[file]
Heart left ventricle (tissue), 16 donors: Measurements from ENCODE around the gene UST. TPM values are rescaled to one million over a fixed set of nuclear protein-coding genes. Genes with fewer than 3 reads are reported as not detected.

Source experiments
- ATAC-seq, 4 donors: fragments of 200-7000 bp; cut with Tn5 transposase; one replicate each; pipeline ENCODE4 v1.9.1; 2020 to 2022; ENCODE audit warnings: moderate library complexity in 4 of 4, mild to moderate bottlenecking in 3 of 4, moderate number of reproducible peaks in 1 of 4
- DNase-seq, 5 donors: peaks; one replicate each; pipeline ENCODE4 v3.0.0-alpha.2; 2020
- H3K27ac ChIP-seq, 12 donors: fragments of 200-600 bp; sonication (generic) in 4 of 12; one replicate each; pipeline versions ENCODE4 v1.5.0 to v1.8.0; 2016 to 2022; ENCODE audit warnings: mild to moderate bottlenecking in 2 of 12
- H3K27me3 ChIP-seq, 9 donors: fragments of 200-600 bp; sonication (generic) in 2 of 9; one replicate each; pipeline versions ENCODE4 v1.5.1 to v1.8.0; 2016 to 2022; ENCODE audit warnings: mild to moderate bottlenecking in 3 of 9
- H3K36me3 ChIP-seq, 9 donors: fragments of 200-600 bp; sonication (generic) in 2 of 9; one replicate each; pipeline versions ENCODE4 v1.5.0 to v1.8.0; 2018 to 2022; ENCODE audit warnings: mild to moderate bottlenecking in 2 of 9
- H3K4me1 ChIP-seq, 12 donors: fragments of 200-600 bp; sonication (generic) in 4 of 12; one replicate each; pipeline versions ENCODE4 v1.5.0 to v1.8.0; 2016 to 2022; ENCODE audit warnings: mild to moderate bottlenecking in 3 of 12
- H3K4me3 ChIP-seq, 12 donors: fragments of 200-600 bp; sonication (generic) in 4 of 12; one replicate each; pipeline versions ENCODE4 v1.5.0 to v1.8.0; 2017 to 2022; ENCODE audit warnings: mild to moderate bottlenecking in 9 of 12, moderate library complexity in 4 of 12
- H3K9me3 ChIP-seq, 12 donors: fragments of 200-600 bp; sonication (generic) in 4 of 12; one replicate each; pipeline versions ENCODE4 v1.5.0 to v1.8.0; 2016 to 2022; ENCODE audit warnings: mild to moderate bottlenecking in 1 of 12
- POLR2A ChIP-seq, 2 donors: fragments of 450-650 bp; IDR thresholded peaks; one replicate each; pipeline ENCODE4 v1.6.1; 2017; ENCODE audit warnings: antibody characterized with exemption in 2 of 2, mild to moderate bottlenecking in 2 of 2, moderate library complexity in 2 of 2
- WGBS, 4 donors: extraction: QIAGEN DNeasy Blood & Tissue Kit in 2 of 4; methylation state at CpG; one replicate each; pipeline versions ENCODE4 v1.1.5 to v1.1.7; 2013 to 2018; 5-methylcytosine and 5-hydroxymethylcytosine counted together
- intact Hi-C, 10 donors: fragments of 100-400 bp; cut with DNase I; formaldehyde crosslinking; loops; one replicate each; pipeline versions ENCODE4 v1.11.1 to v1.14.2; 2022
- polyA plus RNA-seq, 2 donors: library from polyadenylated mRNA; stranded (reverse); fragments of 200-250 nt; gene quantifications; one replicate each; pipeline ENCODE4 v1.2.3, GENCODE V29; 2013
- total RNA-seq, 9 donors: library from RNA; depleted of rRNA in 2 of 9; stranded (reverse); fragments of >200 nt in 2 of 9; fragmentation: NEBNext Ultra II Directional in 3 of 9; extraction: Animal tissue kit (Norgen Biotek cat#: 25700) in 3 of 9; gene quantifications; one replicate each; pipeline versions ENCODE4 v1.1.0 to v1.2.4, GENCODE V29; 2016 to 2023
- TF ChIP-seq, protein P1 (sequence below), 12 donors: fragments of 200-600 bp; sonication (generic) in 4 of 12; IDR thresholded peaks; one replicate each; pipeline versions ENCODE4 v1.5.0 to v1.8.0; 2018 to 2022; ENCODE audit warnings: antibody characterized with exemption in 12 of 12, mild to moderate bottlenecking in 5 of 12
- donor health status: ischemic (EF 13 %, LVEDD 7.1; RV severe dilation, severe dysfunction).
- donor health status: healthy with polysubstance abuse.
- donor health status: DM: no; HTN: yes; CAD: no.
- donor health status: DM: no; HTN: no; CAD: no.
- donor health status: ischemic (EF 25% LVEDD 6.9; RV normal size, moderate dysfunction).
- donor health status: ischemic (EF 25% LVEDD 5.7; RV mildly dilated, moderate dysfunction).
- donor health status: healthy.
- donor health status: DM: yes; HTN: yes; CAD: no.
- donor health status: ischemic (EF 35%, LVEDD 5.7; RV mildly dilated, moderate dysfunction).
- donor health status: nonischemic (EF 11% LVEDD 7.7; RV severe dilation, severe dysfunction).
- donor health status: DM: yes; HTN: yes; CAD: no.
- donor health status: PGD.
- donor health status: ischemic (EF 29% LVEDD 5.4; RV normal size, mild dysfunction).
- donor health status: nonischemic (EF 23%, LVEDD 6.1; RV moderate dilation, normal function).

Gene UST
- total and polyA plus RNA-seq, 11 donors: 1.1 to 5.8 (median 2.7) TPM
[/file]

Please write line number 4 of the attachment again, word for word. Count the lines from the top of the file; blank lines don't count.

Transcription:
- DNase-seq, 5 donors: peaks; one replicate each; pipeline ENCODE4 v3.0.0-alpha.2; 2020